On Tuesday, I got back from my European honeymoon, where my wife and I spent two lovely weeks in Dusseldorf, Paris, and London. In Paris, what I wanted to see the most might not be what you’d expect. I didn’t even think about visiting it at all until we got there. No, it’s not the Eiffel Tower. It was Le Salon Indien du Grand Café. It was at this small but historic building where people were given the chance to participate in the first ever public, commercial movie screening.
It was December 28, 1895. The Lumiere Brothers (Auguste and Louis) had just finished work on their cinematograph, a device that served as a film camera, projector, and printer. It was named and inspired by a machine French inventor Léon Bouly created and patented in1892. Money issues resulted in Bouly not fully realizing his creation. These problems persisted and he later sold the rights to the machine and its name to the Lumiere Brothers. The advantage of the cinematograph over Thomas Edison’s Kinetoscope, which he premiered in 1895, was not only its ability to project films but its mobility, the Kinetoscope was heavy and bulky.
With the new machine the Lumieres made a slew of short films. Nine or ten of these shorts, which included the films La Sortie des usines Lumière (Workers Leaving the Lumière Factory in Lyon) and L’Arroseur arrosé (where you can see a young man play a trick on a gardener with a hose), were shown at Le Salon, which itself was in the basement of the Grand Cafe.
Sadly, the Grand Cafe and Le Salon are no more, having closed by 1900. At the location of what used to be the Grand Cafe (No. 14 Boulevard des Capucines) is the Hotel Scribe, which contains a restaurant called Café Lumière. The successor to the original cafe is located at No. 4 Boulevard des Capucines and is called appropriately enough The Grand Cafe Capucines.
Whether the building I visited a week ago was the same as the old Grand Cafe, I have no idea. I doubt it was since I wouldn’t think a cafe building would make for a good hotel, but what do I know. If the original structure was torn down, I also don’t know if any remnants of the original, like the basement, survived. Either way, I wanted to see it, and I did.
Our adventure down in that subterranean movie landmark was brief and uneventful. As you go down the basement stairs, there are three glass cases, each containing something related to the Lumieres, on your right.
There was a sign pointing us in the direction of the various rooms. I don’t know the function of them all, whether or not they were all part of Cafe Lumiere, but there was a room for each brother and one called le 1895.
I said in my announcement post a couple weeks ago that I would let you guys know if I visited any cool theaters. I never imagined I would visit the first one. Well, actually, was it the first? Upon doing research for this post, I discovered there may be another building, an actual theater, that may stake the claim as the location of first public screening (it’s certainly the oldest theater in existance today), though this one would not have charged admission.
The premiere movie theater might also have been The Eden Theater in La Ciotat in southeastern France, earlier in 1895. I say may have been because on Wikipedia it says the screening took place on September 28, 1895, in a 2013 Telegraph article and a 2013 France 24 article there are claims of the screening taking place in 1899, France Today states it was for a private audience in 1895, and in a 2013 Guardian publication there is no specific date given but the site says it happened after the 1895 cafe screening. So I have no idea what is true and what isn’t. Obviously, the cafe would be the first screening if film didn’t premiere at The Eden until 1899.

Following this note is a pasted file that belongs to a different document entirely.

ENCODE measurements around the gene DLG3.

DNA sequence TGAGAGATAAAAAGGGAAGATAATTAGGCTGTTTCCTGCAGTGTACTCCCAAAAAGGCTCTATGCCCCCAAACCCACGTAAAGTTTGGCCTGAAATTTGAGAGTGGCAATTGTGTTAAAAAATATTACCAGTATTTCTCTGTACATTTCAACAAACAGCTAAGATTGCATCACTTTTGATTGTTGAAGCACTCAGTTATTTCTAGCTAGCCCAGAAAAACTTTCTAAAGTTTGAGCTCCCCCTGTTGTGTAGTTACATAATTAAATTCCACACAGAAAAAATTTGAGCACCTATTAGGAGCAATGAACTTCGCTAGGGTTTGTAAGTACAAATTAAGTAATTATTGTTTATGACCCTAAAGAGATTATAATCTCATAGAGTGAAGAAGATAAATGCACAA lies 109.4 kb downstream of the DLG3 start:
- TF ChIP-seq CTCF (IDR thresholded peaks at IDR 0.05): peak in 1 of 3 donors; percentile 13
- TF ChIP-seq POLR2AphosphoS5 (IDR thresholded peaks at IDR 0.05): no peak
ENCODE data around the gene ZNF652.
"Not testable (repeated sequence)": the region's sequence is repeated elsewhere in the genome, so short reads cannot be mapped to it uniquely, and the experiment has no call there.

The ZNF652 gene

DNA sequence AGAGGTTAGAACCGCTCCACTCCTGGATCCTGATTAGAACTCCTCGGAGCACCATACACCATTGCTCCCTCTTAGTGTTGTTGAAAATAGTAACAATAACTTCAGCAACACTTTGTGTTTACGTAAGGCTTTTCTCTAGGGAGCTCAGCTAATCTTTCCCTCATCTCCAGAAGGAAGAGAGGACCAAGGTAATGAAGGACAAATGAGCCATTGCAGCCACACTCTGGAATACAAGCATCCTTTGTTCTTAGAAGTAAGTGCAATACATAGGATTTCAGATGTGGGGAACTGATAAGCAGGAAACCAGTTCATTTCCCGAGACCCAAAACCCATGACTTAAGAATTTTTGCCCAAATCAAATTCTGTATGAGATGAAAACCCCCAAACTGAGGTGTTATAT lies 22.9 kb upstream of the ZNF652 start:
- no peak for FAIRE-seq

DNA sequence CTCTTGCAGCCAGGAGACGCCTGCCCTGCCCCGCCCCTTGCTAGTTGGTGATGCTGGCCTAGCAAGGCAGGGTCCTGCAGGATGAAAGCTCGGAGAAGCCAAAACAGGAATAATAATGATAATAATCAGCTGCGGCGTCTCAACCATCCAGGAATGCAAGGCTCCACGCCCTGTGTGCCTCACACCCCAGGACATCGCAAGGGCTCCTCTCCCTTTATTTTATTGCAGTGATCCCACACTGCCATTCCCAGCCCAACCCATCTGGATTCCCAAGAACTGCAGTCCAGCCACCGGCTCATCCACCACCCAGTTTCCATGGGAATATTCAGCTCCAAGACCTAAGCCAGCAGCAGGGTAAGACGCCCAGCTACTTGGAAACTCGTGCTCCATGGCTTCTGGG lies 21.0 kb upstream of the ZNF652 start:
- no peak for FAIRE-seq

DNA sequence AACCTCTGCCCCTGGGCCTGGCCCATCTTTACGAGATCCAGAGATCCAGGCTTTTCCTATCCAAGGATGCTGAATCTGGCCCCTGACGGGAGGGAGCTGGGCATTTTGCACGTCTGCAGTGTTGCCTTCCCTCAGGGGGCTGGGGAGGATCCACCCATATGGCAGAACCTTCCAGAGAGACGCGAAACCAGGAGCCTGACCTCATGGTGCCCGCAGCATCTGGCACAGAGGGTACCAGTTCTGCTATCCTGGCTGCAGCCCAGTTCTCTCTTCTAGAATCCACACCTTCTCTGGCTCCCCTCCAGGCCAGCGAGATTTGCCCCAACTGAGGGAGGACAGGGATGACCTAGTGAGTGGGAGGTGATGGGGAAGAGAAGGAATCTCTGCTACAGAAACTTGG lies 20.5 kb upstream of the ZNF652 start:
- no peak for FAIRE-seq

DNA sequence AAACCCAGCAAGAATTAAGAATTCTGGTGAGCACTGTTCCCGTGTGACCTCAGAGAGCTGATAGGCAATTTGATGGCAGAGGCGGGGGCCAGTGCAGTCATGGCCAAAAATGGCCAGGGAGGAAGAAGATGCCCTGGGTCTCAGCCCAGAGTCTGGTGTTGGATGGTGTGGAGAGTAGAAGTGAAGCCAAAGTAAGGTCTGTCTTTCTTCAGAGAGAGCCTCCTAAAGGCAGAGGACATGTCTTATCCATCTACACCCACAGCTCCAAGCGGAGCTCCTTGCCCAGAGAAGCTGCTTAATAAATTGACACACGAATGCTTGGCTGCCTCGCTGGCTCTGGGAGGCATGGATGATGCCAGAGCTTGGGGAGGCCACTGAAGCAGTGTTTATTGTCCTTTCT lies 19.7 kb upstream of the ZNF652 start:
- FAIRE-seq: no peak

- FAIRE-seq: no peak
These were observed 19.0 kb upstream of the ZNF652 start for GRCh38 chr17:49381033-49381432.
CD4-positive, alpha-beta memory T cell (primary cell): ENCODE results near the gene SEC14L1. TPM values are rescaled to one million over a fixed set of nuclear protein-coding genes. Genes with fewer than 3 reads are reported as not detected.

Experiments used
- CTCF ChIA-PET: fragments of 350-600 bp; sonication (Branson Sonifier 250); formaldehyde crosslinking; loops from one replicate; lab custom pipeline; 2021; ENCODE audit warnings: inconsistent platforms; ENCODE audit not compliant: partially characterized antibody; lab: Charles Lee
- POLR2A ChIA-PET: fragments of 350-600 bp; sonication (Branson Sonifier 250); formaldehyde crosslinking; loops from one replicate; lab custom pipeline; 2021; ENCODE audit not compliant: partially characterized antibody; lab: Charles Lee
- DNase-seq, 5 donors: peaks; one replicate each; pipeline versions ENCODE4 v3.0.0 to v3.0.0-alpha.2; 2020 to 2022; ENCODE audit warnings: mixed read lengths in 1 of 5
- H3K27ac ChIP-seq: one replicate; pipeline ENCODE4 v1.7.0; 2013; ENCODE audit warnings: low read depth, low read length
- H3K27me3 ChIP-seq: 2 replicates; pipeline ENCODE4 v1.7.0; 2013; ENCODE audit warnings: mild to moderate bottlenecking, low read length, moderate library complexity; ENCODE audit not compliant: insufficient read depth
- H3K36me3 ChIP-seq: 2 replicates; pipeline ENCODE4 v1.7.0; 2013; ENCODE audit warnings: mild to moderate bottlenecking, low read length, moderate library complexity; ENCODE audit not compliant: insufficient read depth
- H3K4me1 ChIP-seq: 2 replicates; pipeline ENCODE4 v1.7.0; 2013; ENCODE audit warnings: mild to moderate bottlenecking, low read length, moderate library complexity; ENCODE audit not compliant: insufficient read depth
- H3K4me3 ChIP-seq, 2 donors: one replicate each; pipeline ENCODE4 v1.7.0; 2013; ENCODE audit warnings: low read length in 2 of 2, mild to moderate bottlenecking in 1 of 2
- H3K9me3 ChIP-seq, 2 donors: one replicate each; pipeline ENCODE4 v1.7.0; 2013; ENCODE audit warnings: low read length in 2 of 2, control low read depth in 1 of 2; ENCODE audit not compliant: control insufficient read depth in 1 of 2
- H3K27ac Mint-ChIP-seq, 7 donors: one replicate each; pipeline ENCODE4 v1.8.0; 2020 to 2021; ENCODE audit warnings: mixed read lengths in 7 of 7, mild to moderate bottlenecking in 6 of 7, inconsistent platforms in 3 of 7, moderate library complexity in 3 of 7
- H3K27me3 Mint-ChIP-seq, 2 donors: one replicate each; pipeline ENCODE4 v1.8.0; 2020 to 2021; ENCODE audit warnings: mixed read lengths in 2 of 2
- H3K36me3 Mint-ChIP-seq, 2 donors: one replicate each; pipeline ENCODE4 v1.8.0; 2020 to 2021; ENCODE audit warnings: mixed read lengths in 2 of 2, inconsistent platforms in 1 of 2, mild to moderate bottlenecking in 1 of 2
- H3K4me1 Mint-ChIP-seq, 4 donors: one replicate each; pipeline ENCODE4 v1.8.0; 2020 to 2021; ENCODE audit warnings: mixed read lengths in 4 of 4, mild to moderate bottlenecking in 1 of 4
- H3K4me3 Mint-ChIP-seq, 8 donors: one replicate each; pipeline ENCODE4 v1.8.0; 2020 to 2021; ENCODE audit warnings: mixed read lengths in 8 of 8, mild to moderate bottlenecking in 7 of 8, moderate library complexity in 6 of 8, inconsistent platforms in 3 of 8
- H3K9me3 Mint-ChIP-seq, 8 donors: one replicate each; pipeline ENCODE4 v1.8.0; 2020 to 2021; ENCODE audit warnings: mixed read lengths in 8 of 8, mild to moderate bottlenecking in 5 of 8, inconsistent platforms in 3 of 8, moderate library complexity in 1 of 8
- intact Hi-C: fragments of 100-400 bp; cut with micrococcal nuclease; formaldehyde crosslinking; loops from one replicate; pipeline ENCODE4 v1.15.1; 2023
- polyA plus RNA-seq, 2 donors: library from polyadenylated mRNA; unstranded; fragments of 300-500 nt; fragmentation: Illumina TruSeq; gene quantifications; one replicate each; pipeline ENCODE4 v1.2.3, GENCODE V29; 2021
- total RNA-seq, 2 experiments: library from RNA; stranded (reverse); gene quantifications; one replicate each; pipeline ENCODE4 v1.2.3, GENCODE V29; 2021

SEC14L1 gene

There is a nice blog entry I found at thehistoryblog.com, which goes in-depth about the Lumieres and the first movie screenings. This writer says the first private screening took place on March 22nd, 1895 at the Society for the Encouragement of National Industry. After various private screenings in France and Belgium (La Ciotat, where many of the shorts were filmed, being among the cities visited), came the December cafe screening for a paying audience. The famous short of the train arriving at a station was not shown at this event, but a little while later in January 1896. The writer goes on to say the first screening at The Eden took place on March 21, 1899 for an audience of 250. One other interesting bit of information the writer mentions is at the March 1895 screening, whose theme was advances in photography, color photographic film debuted. Apparently, Louis was stunned that his invention was getting so much more attention.
Because of the contradictory claims to the first public motion picture showing, I will have to visit The Eden some day. The theater was built in 1889 and functioned until declining ticket sales and the tragic murder of the 25 year-old manager by robbers necessitated its closing in 1982. It opened once a year for a festival until 1995. Luckily, it reopened in 2013, and, I believe, is still opened to the public. For more details about the theater’s history (it was originally a coffee house and music hall that hosted vaudeville shows), its renovation, and reopening, I urge you to check out the full article here.
I don’t know when I’ll be able to take a trip to The Eden, but for now, I think, despite the conflicting information, I can say I had the pleasure of doing what many film buffs have not. I visited the location of the first ever movie theater. Don’t think I’ll be able to top that for a while.
P.S. If you have any information or experiences you’d like to share about the cafe or The Eden, please let me know in the comment section. Would love to hear your stories.